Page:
Noblewoman having a spa day on the eve of revolution? It’s more likely than you think.

Georgian Spring (1905)
A  spring surrounded by noblewoman and an imperial officer. Borzhom, Georgia (1905)

My analysis of this photo has lead me to discover many interesting things that have occurred during this period of time and in this region of empire. For starters,  Georgia, at the time of this photo’s creation, had been a colony of the Russian Empire, a part of a greater Caucasus territory (Rhinelander 231). There had been numerous attempts by the imperial government to Russianize those with the region , their culture, and institutions, without really giving much thought into what the people wanted. It was not until Tsar Nicholas I (1825-1855) assigned Count M.S. Vorontsov with the task of elevating tension between the native people and the imperial government, by appointing him as the Vicegerent of the Caucasian Territory, that they saw an improvement in their situation. Two important things occurred as a result of Vorontsov’s appointment was that he divided the Caucasus Territory into provinces based on local, social, and political structures (including the creation of Georgia), removed Russian nobles from government positions in the region and appointed native people from their designated province to replace them (Rhinelander 232). He gave native people a seat at the table and was generally interested to hear what they had to say. So it is fair to assume that those women in the photo, while it is possible they are Russian noblewomen on vacation in Georgia, as Georgia was a popular tourist destination for Russian nobles during this time, they could also be the wives of Georgian noblemen or bureaucrats hired by Vorontsov.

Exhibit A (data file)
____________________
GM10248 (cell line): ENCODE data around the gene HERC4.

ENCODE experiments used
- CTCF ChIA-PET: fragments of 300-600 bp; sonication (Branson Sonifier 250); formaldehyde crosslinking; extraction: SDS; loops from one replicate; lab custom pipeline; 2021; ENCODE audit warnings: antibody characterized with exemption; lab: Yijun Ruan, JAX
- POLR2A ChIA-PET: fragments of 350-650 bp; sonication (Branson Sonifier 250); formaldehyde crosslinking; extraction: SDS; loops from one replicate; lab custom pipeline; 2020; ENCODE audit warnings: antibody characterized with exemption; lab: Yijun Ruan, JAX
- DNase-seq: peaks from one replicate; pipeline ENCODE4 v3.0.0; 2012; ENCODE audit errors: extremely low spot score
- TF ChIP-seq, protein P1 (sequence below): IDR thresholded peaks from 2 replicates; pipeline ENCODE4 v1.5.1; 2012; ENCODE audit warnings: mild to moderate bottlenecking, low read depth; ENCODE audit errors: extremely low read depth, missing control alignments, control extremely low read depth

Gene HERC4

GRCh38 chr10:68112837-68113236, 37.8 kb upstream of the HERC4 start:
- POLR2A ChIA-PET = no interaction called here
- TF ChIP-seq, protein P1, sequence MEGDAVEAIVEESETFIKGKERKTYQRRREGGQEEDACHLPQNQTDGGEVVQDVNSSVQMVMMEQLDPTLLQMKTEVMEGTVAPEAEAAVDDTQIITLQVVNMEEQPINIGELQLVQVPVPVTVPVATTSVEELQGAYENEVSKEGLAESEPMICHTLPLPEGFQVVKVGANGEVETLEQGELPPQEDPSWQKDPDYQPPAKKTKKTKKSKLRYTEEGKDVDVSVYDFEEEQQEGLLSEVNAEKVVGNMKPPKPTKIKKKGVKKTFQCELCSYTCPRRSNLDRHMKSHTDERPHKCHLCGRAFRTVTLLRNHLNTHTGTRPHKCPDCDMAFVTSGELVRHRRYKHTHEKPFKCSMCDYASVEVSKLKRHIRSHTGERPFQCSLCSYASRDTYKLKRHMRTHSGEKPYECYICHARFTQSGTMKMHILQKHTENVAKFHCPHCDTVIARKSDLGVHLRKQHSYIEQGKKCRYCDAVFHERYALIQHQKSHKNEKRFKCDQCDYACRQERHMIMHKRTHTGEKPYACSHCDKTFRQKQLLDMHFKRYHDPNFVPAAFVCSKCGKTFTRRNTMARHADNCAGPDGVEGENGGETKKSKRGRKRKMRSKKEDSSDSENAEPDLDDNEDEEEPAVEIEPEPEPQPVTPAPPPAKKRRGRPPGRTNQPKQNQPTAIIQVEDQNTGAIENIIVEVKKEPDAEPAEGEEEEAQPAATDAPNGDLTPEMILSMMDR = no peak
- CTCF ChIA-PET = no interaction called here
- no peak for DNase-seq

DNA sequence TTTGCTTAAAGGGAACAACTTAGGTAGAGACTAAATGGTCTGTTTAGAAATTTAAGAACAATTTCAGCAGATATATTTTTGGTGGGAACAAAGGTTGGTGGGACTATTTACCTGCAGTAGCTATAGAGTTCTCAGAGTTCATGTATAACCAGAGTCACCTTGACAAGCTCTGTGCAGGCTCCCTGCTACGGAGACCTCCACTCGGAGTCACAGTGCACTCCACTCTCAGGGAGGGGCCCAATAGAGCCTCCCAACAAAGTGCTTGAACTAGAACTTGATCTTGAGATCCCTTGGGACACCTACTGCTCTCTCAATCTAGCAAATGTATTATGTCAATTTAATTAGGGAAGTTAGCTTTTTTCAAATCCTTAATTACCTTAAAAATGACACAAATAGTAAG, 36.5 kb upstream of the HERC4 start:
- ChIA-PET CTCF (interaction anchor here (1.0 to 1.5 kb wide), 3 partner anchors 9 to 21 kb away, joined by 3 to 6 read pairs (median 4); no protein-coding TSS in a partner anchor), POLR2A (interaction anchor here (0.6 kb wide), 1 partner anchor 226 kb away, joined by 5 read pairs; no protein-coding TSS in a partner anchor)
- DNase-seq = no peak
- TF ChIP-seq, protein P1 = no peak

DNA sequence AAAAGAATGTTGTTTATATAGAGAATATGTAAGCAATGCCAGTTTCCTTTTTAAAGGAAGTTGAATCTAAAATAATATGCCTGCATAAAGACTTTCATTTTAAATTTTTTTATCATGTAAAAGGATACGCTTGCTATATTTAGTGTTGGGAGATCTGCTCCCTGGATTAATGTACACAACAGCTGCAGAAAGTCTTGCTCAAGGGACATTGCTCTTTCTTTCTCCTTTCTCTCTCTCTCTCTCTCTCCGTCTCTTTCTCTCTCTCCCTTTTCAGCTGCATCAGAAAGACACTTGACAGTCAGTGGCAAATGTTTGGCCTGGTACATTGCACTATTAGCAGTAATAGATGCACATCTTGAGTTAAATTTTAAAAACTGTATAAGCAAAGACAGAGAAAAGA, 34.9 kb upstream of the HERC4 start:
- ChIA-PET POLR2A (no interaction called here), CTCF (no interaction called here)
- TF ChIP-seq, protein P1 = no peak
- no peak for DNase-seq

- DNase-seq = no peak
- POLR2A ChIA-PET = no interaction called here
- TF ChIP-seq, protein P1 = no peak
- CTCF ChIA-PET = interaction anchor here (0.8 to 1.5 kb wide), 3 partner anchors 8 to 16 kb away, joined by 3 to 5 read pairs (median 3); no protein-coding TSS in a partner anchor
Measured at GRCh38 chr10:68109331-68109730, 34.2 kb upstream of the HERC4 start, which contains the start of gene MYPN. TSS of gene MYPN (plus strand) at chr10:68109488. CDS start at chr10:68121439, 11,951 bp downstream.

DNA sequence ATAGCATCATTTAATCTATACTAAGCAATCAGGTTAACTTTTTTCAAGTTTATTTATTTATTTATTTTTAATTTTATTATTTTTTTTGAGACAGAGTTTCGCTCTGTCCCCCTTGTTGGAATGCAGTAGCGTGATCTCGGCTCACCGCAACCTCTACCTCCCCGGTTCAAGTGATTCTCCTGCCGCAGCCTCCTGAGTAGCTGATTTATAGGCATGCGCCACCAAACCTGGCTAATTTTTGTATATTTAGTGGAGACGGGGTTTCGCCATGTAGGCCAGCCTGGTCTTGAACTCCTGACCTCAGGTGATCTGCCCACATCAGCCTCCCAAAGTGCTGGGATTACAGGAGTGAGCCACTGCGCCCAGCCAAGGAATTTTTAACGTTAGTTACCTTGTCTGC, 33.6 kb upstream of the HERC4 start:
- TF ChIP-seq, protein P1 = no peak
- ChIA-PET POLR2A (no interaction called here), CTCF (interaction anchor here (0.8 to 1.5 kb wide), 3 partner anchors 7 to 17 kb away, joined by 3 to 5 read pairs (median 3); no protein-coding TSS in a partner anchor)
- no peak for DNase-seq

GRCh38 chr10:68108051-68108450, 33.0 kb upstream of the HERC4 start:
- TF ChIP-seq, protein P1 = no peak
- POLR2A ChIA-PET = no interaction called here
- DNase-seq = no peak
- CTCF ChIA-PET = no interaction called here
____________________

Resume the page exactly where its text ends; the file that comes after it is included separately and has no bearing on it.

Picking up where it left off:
But, what about the imperial officer accompanying the women? Why is he there? To be honest, I at first thought he might have been a relative of theirs, maybe a husband of sorts, but after reading through the textbook I found that by the end of the 19th century, as a result of the Great Reforms and the Emancipation, nobles enlisted in military schools dropped from 81%, in 1860, to 12%, the rest of which were filled by officers of non-noble heritage (Freeze, Russia: a History, pg 218). So it’s  unlikely that that officer is a nobleman or related to the women in any way. So why is he there? Well, my guess is that since this photo was taken in 1905 and by the foliage in the background seems to be either spring or summer, that this photo was taken after the events of Bloody Sunday, which resulted in the death of hundreds of protesters at the hands of imperial officers. And that the officer in the photo is there to ensure that these women do not interact  with the common people or anyone who might rile up trouble. This being the case as Tsar Nicohlas II and his regime, even before Bloody Sunday, were very weary of any elites interacting with the common people in social settings, especially without government supervision (Freeze, Russia: a History, pg. 235), believing that such an interaction may lead to revolutionary or anarchist behavior or a possible revolt or revolution against the government. Such a tragic event would, in theory, amp up the government’s need to maintain control over the general population and elite to ensure that it remains in power.

Works Cited:

Freeze, Gregory L. Russia: a History. Oxford University Press, 2009.

Rhinelander, L. H. (1975). Russia’s imperial policy – the administration of the caucasus in the first half of the nineteenth century. Canadian Slavonic Papers, 17(2), 218. Retrieved from http://login.ezproxy.lib.vt.edu/login?url=https://search-proquest-com.ezproxy.lib.vt.edu/docview/1307702468?accountid=14826

 

10 Replies to “Noblewoman having a spa day on the eve of revolution? It’s more likely than you think.”